Hairbrained

One snowy afternoon when I was  in high school, some of my girl friends were over hanging out. For some reason, we decided to watch some of my family’s old home videos. My friends giggled and swooned over how cute my younger brother and I were at the age of three and two.

One of my friends made the observation, “Ashley, you played with your hair a lot when you were little, just like you do today!” My other friends agreed, and, to my enlightenment, pointed out just how often I touch my hair, run my fingers through it, or tuck it behind my ear. Watching the home video, I saw that at three years old I had very similar habits.

Since I was a little girl, my hair has been a focal point of my interest, happiness, and oftentimes frustration and sadness. I remember my mom fixed my hair every day when I was a little girl, and how one day at the age of four, I took scissors to my bangs and gave myself a haircut that made my mom cry, and eventually laugh and snap some pictures.

I get my dark, naturally curly hair from my dad. Growing up, I fussed about my curls and how impossibly tangly they were after I woke up, and after every shower.

When I was about twelve, we were on vacation in Texas, and I got a haircut that traumatized me for life. The lady cut it way too short, and I felt so ugly, so defiled. From that point on, I made a point to grow my hair out, and trust very few people to trim it.

My long hair became my signature, my identity. I found self-worth and achievement with every new inch it reached. I took in every envious compliment with flattery.

But my long hair wasn’t just something I prided myself in. Over time, my long hair became something I hid under. My long hair created a heaviness on my head and my heart.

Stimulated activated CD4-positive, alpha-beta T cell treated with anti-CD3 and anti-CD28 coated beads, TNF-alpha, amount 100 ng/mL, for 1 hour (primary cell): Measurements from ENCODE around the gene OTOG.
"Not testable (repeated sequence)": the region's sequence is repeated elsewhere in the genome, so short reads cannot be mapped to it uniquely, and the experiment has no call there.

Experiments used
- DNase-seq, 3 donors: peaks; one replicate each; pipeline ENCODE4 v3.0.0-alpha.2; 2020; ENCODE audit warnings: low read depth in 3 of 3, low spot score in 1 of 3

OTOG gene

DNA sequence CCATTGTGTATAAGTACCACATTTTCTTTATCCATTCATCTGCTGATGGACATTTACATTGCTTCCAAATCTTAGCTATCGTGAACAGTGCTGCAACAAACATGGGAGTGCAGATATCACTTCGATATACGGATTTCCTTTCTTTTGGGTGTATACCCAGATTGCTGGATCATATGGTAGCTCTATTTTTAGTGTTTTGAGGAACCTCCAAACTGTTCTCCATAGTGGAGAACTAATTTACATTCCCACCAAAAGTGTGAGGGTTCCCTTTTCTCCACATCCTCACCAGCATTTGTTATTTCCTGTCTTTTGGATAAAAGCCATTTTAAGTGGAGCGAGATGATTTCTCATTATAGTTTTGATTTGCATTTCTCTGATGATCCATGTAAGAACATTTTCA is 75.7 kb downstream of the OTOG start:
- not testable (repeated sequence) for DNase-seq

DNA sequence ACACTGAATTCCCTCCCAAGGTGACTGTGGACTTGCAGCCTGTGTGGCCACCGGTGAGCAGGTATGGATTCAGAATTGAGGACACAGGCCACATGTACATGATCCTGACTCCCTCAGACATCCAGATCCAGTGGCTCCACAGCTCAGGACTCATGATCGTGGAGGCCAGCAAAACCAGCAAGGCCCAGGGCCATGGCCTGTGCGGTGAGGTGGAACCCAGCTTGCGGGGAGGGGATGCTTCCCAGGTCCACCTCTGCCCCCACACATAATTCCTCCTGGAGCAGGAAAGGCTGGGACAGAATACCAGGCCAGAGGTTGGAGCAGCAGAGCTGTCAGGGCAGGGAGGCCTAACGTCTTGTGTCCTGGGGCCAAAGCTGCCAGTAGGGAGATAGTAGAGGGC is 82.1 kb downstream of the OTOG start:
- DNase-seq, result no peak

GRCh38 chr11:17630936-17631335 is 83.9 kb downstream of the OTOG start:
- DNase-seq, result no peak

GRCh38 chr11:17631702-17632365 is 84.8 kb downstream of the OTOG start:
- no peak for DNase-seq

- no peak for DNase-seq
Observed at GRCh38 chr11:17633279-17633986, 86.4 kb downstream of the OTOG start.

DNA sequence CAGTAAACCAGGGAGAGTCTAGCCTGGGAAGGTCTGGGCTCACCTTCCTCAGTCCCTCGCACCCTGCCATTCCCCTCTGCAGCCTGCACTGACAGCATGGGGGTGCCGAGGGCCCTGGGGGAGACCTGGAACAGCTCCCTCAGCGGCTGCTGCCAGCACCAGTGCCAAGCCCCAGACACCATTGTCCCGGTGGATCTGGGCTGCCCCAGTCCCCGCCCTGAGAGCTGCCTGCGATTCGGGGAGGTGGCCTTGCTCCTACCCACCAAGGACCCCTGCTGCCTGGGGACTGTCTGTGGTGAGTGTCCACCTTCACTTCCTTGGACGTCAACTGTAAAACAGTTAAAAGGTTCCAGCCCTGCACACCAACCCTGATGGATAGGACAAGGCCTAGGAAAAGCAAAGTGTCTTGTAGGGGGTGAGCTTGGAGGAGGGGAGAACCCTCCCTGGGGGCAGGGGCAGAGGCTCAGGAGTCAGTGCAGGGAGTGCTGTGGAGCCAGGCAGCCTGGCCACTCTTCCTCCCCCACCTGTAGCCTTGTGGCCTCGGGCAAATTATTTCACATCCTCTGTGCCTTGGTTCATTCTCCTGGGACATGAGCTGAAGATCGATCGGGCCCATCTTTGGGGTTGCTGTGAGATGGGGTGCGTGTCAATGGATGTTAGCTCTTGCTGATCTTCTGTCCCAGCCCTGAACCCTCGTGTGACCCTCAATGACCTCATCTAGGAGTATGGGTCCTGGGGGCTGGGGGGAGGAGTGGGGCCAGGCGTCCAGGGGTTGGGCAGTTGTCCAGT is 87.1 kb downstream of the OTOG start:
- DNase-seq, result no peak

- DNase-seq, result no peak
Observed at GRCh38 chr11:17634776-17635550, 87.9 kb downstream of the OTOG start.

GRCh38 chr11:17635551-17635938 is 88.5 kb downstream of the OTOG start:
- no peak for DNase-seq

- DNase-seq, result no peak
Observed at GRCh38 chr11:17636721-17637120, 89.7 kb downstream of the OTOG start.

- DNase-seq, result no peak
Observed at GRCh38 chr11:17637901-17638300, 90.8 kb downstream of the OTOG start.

My hair had become something that I loved so much, but also something I fussed over so much and spent so much time maintaining. My hair was an idol.

The more I thought about it, the more I realized that God, the creator of all beauty, does not intend for us to idolize beauty, but embrace it.

I like The Message version of 1 Peter chapter 3: “What matters is not your outer appearance–the styling of your hair, the jewelry you wear, the cut of your clothes–but your inner disposition. Cultivate inner beauty, the gentle, gracious kind that God delights in.”

True beauty, I realized, wasn’t in my long locks. And actually, my long hair had gotten quite unhealthy and scraggly looking.

So recently I made a decision. I went to my good friend, a hairstylist whom I trust with my most treasured possession, and I had my hair cut shorter. I needed a change, a good change, a new start.

Having shorter hair hasn’t been an easy transition. I didn’t feel an instant sense of restoration after cutting it. I still miss my long hair most days. But the reviews I’ve gotten from people have all been very encouraging. Everyone thinks it looks really cute, and the most common compliment I get is “I can see your whole face now!”

I am no longer covering up who I am with my long hair.

I plan on growing it back out, but this time with a new attitude toward beauty. Because truly, it is not my hair that matters. Certain cultures or religions will tell women that they are to keep their hair long, or keep their hair covered, or keep it pulled up in a bun. But those rules miss the point. It isn’t about hair. Women all over the world are losing hair because of age, malnutrition, or chemotherapy. Our worth is not in our hair. Hair is temporary. Our beauty is a gift from God, and what God gives is a beauty that’s eternal. Beauty that can’t be cut, beauty that doesn’t have follicles, beauty that doesn’t turn gray.

In John 12, Mary anoints Jesus’ feet with oil and dries his feet with her hair. This is a beautiful depiction of Mary sitting at His feet, humbling herself, and, in a very literal way, using her hair to glorify God.

Your hair is beautiful. Long, short, somewhere in-between. On good hair days and bad hair days. Your hair is beautiful because God made ALL of you beautiful. Sit at His feet, and honor Him with your beauty.

Ashley D.

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Comments

  1. This was so well stated. I can truly see your heart and how He has changed you and spoken to you thru your “hair”. I am grateful that your heart was open to Him when He showed you that it was an idol. We all have different idols that we need to ask Him to reveal to us, so that we can take them down and no longer worship them, and just worship Him and let Him shine thru and Him alone. Beautiful post, I pray it will be used to open many eyes to the Truth.

  2. Stacy Fredrickson says:

    THAT WAS AWESOME, ASHLEY!!!! Thank you for your honesty and insight!!!

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